Yet I saw signs for optimism in the sermons by conference and local leadership that pointed out to the congregation that the immigrants were a gift and that God is inclusive. The outsiders were less easily convinced that progress was afoot. “We’ve heard this talk before,” they said. But on my fourth Sabbath it happened. With little advance notice twenty English speaking worshippers, including Mark, were invited to stand in the front of the congregation where they were introduced by the aging pastor and, one at a time, voted on and voted in. Half way through the voting a Greek member stood up and asked out loud whether the pastor was including in the count the hands of those who were non- members. He assured her that he was not and the voting continued. When I left for the States the remaining 25-30 were still waiting for their turn. Hopefully by now they too are part of that family.
If we gather up the scattered remarks throughout 1 John, we discover several related reasons for the writing the little tract (1:3,4; 2:1; 2:7,8; 2:12-14; 2:21; 2:26; 5:13). Prominent among these reasons was John’s hope of attaining full fellowship between John and the recipients of the letter (1:3). In the disputed reading of 1:4, most scholars believe the benefit would be the completion of John’s joy. Throughout the letter he continues to speak of being in unity with the Father and the Son and with one another. The call to love one another really predominates. John uses the Greek words for love 28 times in 4:7-21. When we ask how it is that the believers are to love each other, the specifics John offers are sparse—providing material necessities for another believer in need (3:17) and interceding in confident prayer for those who have stumbled but not yet disappeared in the darkness (5:14-16). Warnings also abound in the book against hating one’s brother, although we are left to guess as to the available options for expressing that awful hatred. The Greek word for hate should not be restricted to active loathing, but includes showing favoritism or even disregard for the spiritual and physical needs of others in the community. To fail in compassion when a fellow believer is hungry or homeless, or to ignore the self-destructive behavior of a brother would, in fact, be seen as expressions of hatred, though the recipients may not have considered matters this way without John’s guidance.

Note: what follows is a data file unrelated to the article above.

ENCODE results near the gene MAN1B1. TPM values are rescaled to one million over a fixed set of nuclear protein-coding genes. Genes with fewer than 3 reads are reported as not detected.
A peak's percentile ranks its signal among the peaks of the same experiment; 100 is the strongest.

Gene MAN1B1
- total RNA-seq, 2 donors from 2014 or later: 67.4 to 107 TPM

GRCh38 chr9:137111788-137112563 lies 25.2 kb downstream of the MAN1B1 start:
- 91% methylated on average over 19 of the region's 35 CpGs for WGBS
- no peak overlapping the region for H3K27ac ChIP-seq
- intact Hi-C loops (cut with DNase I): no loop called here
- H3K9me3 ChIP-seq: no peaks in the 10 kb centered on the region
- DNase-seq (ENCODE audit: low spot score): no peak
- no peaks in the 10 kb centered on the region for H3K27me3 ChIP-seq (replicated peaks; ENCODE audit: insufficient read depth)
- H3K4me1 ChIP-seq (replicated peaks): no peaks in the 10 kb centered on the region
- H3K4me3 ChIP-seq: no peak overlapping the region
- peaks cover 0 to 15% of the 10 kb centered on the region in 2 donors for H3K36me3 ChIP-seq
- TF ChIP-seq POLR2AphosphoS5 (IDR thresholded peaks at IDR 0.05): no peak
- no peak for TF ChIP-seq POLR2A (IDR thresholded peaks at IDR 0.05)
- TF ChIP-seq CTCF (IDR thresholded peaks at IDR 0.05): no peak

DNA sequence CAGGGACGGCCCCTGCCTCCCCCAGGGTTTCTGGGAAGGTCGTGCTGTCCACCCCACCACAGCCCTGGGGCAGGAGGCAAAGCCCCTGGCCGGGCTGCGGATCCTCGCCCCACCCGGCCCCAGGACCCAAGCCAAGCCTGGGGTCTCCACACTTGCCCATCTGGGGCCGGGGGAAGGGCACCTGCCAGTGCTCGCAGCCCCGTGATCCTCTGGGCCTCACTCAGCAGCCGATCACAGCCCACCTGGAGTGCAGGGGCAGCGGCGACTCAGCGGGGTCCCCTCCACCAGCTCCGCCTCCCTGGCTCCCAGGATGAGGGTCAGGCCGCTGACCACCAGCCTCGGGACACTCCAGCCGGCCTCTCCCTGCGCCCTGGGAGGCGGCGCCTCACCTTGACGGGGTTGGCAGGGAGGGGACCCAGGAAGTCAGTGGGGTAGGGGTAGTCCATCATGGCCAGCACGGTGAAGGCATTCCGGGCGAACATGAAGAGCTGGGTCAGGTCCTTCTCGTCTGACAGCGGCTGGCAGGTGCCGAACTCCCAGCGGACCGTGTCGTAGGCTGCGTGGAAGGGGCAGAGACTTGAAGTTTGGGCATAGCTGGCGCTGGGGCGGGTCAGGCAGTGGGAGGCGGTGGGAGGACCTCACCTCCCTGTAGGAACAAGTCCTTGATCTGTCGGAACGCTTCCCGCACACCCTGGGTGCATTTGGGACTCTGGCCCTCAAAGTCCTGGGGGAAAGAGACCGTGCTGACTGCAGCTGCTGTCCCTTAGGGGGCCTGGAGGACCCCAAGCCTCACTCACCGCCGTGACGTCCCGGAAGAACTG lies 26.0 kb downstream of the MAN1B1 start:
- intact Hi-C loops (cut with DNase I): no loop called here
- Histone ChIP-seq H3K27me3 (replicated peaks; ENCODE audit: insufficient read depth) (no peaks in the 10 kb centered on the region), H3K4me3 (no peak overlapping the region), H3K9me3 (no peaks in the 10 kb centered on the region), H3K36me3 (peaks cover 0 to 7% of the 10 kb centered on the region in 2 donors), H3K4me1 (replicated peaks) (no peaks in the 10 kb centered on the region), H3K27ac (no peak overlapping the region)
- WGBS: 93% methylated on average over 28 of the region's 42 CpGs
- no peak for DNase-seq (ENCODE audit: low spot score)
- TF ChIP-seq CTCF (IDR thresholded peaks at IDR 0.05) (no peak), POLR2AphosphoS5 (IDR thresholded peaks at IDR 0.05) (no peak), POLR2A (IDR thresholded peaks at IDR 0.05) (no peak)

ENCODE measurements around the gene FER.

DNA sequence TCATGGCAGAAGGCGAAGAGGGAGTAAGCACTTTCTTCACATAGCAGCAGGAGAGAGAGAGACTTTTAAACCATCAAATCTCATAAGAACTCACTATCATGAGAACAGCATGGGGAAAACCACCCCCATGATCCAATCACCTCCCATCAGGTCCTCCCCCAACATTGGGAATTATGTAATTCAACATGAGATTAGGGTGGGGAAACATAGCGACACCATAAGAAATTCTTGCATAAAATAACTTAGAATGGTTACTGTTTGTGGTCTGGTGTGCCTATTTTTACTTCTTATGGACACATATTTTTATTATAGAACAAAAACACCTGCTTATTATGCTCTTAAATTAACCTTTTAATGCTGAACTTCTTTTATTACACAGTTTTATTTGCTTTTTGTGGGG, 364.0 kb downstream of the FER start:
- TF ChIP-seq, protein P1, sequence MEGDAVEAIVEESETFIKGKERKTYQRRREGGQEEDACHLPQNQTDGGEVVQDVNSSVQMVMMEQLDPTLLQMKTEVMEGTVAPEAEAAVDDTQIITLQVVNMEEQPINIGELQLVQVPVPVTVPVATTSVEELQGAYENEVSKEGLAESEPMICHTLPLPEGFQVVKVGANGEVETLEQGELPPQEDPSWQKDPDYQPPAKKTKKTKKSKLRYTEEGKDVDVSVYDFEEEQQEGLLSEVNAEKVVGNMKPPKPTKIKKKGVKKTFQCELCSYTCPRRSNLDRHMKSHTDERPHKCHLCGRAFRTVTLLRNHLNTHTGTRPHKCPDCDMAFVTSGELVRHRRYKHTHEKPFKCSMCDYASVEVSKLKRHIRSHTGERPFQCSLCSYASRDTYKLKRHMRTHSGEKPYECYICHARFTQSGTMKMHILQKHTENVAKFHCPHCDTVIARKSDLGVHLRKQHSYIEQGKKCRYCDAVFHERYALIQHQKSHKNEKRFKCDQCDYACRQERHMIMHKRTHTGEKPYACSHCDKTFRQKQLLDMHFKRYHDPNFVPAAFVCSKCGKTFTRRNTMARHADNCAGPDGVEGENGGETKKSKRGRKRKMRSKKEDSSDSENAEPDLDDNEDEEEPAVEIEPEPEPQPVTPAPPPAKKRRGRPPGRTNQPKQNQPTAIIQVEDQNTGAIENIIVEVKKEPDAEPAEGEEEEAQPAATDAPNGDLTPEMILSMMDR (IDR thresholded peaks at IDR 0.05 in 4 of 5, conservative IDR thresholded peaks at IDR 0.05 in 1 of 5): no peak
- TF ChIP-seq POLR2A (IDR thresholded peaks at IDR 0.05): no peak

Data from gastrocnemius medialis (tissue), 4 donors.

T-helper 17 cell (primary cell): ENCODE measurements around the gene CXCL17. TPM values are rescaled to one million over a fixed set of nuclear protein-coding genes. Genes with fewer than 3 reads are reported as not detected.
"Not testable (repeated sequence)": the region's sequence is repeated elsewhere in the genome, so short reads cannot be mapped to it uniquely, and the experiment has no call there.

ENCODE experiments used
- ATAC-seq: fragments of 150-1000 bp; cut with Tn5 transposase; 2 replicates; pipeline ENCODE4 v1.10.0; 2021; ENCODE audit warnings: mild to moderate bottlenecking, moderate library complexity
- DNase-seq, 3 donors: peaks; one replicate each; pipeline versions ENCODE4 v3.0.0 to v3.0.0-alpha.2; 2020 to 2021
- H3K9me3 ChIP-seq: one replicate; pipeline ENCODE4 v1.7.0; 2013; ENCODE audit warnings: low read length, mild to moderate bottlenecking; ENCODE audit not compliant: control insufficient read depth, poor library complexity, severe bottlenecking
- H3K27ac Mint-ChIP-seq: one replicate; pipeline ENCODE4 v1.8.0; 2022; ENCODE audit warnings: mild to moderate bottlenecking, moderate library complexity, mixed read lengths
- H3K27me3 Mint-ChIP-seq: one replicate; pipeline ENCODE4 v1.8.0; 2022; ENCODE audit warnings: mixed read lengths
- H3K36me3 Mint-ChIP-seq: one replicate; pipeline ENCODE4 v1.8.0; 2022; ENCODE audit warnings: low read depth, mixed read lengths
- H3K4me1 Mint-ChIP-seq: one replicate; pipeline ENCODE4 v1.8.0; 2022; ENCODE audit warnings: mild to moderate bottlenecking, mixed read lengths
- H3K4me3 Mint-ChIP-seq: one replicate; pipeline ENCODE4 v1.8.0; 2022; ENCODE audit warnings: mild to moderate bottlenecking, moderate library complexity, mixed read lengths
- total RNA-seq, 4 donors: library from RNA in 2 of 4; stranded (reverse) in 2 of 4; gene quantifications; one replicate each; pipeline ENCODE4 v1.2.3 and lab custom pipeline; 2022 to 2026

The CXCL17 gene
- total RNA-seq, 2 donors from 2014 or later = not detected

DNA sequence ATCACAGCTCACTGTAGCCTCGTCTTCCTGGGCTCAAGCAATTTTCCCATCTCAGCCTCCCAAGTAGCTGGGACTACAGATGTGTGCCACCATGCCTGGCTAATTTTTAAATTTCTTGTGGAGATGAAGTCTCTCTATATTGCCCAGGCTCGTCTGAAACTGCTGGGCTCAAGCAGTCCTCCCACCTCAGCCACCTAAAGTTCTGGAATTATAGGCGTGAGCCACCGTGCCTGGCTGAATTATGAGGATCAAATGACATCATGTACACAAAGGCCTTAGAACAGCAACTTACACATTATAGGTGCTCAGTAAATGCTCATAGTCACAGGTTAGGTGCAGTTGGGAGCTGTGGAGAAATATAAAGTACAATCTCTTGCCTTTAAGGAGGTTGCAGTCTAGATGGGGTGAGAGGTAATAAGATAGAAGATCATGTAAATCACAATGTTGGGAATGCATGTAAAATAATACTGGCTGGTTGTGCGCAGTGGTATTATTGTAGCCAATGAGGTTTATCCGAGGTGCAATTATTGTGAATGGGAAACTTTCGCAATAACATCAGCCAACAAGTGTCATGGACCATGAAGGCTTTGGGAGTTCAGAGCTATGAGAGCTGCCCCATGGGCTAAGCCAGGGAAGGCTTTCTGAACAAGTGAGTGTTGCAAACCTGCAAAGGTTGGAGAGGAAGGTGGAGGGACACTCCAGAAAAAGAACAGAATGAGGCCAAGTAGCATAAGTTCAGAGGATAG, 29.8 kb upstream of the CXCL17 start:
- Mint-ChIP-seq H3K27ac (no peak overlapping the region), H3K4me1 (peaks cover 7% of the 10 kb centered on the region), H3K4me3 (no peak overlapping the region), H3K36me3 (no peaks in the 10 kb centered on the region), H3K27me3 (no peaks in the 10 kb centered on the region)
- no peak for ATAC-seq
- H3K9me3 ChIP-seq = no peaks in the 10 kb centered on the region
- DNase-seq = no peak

Abstract words like “fellowship” and “church-is-a-family” may rattle around without lodging if you’ve never tasted the bitterness of exclusion. But, oh the joy when the hands go up! Thank God, they want us! At least most do. We’re in. Fellowship, oh blessed fellowship! Brothers and sisters, let us love one another. For love is of God.